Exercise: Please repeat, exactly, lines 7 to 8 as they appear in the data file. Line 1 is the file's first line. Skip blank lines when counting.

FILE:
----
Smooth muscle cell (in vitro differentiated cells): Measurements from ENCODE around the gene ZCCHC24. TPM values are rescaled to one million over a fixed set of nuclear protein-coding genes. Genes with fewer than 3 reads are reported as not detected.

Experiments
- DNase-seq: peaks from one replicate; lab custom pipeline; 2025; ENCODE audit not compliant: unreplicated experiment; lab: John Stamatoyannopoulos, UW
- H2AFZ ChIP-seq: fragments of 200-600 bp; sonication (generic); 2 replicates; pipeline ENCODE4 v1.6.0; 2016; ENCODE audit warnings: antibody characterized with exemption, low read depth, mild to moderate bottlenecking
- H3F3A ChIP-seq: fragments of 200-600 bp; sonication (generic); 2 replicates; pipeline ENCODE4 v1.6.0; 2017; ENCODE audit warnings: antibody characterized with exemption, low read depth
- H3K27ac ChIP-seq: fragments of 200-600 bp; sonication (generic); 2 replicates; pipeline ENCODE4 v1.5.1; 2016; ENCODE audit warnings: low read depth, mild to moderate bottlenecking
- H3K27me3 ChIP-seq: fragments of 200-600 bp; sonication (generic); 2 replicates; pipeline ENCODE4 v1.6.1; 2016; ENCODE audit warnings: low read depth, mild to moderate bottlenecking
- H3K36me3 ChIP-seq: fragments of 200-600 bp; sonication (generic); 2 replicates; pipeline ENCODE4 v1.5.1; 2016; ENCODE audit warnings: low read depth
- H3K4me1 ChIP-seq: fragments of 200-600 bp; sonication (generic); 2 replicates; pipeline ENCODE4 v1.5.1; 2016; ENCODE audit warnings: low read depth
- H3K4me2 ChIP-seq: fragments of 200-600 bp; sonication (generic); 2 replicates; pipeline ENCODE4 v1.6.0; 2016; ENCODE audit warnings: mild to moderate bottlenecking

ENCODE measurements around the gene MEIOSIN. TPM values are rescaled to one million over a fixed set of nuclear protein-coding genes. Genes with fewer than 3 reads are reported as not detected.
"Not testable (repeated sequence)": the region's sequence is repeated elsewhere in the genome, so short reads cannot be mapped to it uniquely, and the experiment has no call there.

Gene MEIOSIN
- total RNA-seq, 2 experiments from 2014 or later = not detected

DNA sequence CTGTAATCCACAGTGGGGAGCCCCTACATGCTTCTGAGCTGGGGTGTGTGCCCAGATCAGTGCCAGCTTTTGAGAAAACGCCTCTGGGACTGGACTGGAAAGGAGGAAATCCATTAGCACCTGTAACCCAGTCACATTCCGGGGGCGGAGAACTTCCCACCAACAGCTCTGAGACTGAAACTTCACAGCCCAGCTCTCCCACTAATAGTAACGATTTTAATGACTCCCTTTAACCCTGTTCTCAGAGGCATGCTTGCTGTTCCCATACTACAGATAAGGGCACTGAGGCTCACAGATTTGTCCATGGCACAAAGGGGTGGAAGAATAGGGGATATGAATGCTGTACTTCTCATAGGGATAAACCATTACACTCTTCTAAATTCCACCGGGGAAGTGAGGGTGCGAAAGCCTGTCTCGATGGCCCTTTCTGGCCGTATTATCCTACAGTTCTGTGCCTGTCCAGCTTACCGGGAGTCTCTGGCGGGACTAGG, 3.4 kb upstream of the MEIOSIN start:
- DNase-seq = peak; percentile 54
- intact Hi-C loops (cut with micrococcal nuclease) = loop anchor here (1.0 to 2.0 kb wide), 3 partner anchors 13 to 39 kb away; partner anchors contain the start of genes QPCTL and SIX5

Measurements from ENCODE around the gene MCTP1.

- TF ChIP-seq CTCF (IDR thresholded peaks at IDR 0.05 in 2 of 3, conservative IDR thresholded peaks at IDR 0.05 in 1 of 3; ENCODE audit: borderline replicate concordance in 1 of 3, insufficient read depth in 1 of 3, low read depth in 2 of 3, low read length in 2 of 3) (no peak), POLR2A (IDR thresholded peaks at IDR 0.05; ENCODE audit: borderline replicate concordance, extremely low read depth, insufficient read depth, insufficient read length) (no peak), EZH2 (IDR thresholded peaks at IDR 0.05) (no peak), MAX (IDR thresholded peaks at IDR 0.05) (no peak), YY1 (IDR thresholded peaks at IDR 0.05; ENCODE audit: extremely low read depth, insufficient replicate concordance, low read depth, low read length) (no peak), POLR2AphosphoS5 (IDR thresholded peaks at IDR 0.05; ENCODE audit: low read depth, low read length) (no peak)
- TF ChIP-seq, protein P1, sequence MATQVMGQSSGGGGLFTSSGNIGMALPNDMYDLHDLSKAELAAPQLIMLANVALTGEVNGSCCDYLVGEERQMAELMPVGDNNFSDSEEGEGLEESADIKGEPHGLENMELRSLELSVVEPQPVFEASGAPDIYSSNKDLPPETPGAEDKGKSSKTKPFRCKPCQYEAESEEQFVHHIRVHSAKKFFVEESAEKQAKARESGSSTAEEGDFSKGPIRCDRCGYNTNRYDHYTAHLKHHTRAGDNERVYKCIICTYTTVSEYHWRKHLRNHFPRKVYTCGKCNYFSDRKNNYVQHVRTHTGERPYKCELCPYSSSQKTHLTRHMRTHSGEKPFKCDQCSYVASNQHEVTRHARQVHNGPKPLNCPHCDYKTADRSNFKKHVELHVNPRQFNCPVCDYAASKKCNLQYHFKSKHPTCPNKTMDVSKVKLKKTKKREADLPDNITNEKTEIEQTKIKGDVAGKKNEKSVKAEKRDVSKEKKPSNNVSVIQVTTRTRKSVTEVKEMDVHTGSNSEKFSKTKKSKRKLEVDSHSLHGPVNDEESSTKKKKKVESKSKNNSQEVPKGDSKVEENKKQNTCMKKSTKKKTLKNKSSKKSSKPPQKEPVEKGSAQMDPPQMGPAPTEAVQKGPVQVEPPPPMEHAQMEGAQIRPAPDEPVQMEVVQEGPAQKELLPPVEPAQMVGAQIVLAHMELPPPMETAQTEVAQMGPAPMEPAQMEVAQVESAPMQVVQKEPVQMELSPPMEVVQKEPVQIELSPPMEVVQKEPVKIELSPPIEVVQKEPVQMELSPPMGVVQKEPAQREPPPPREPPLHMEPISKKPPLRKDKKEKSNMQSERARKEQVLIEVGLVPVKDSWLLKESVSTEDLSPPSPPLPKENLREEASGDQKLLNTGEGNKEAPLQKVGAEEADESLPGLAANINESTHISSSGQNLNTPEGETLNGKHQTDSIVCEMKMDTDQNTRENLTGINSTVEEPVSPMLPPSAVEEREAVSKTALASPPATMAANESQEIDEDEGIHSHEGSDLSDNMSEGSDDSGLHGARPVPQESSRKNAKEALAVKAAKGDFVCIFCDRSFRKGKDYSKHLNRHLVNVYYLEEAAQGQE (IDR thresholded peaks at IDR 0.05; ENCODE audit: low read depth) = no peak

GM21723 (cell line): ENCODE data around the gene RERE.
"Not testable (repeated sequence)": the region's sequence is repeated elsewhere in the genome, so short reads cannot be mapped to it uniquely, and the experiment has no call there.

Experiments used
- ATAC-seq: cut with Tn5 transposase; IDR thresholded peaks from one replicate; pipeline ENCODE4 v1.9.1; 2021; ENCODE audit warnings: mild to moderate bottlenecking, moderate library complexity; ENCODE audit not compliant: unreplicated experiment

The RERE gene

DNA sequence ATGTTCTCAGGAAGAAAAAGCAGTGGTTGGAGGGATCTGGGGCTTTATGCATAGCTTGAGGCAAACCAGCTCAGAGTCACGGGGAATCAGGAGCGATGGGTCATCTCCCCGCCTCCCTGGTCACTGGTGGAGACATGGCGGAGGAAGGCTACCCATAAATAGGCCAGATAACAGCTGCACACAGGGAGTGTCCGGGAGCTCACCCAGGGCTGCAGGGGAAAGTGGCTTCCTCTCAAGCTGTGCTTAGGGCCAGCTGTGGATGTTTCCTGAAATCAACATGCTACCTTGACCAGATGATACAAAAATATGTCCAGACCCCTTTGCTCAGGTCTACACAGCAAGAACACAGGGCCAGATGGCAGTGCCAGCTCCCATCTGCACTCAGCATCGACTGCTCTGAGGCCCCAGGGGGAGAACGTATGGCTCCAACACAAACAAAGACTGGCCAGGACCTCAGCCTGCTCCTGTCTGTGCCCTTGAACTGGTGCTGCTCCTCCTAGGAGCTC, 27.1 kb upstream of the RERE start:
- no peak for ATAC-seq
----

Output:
- H3K27me3 ChIP-seq: fragments of 200-600 bp; sonication (generic); 2 replicates; pipeline ENCODE4 v1.6.1; 2016; ENCODE audit warnings: low read depth, mild to moderate bottlenecking
- H3K36me3 ChIP-seq: fragments of 200-600 bp; sonication (generic); 2 replicates; pipeline ENCODE4 v1.5.1; 2016; ENCODE audit warnings: low read depth